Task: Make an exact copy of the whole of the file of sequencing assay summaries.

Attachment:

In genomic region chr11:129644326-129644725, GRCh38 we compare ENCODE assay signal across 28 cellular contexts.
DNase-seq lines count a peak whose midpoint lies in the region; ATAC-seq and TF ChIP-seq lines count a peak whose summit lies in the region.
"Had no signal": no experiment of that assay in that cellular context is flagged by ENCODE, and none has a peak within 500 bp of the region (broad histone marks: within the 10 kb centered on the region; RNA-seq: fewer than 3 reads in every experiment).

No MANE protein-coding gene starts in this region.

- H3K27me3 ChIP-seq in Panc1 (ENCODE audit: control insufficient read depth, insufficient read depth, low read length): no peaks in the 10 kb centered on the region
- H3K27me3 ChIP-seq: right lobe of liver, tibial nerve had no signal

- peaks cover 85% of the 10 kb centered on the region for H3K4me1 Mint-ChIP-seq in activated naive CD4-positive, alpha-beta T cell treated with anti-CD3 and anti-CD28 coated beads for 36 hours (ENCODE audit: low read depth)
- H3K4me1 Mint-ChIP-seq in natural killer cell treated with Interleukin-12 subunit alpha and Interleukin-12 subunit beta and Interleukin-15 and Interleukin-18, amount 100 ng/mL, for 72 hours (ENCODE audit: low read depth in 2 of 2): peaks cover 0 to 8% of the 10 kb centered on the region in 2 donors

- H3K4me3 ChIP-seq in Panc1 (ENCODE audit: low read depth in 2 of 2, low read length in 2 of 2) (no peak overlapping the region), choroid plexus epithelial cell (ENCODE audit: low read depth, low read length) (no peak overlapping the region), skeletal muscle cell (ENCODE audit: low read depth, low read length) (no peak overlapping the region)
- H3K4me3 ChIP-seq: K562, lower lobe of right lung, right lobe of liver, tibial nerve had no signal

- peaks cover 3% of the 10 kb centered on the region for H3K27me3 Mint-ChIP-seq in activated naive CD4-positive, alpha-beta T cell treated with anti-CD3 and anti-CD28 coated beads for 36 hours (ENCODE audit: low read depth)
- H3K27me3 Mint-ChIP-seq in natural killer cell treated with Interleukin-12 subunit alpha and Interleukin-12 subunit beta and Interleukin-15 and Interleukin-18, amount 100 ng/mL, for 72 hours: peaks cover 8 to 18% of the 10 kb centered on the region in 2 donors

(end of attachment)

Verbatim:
In genomic region chr11:129644326-129644725, GRCh38 we compare ENCODE assay signal across 28 cellular contexts.
DNase-seq lines count a peak whose midpoint lies in the region; ATAC-seq and TF ChIP-seq lines count a peak whose summit lies in the region.
"Had no signal": no experiment of that assay in that cellular context is flagged by ENCODE, and none has a peak within 500 bp of the region (broad histone marks: within the 10 kb centered on the region; RNA-seq: fewer than 3 reads in every experiment).

No MANE protein-coding gene starts in this region.

- H3K27me3 ChIP-seq in Panc1 (ENCODE audit: control insufficient read depth, insufficient read depth, low read length): no peaks in the 10 kb centered on the region
- H3K27me3 ChIP-seq: right lobe of liver, tibial nerve had no signal

- peaks cover 85% of the 10 kb centered on the region for H3K4me1 Mint-ChIP-seq in activated naive CD4-positive, alpha-beta T cell treated with anti-CD3 and anti-CD28 coated beads for 36 hours (ENCODE audit: low read depth)
- H3K4me1 Mint-ChIP-seq in natural killer cell treated with Interleukin-12 subunit alpha and Interleukin-12 subunit beta and Interleukin-15 and Interleukin-18, amount 100 ng/mL, for 72 hours (ENCODE audit: low read depth in 2 of 2): peaks cover 0 to 8% of the 10 kb centered on the region in 2 donors

- H3K4me3 ChIP-seq in Panc1 (ENCODE audit: low read depth in 2 of 2, low read length in 2 of 2) (no peak overlapping the region), choroid plexus epithelial cell (ENCODE audit: low read depth, low read length) (no peak overlapping the region), skeletal muscle cell (ENCODE audit: low read depth, low read length) (no peak overlapping the region)
- H3K4me3 ChIP-seq: K562, lower lobe of right lung, right lobe of liver, tibial nerve had no signal

- peaks cover 3% of the 10 kb centered on the region for H3K27me3 Mint-ChIP-seq in activated naive CD4-positive, alpha-beta T cell treated with anti-CD3 and anti-CD28 coated beads for 36 hours (ENCODE audit: low read depth)
- H3K27me3 Mint-ChIP-seq in natural killer cell treated with Interleukin-12 subunit alpha and Interleukin-12 subunit beta and Interleukin-15 and Interleukin-18, amount 100 ng/mL, for 72 hours: peaks cover 8 to 18% of the 10 kb centered on the region in 2 donors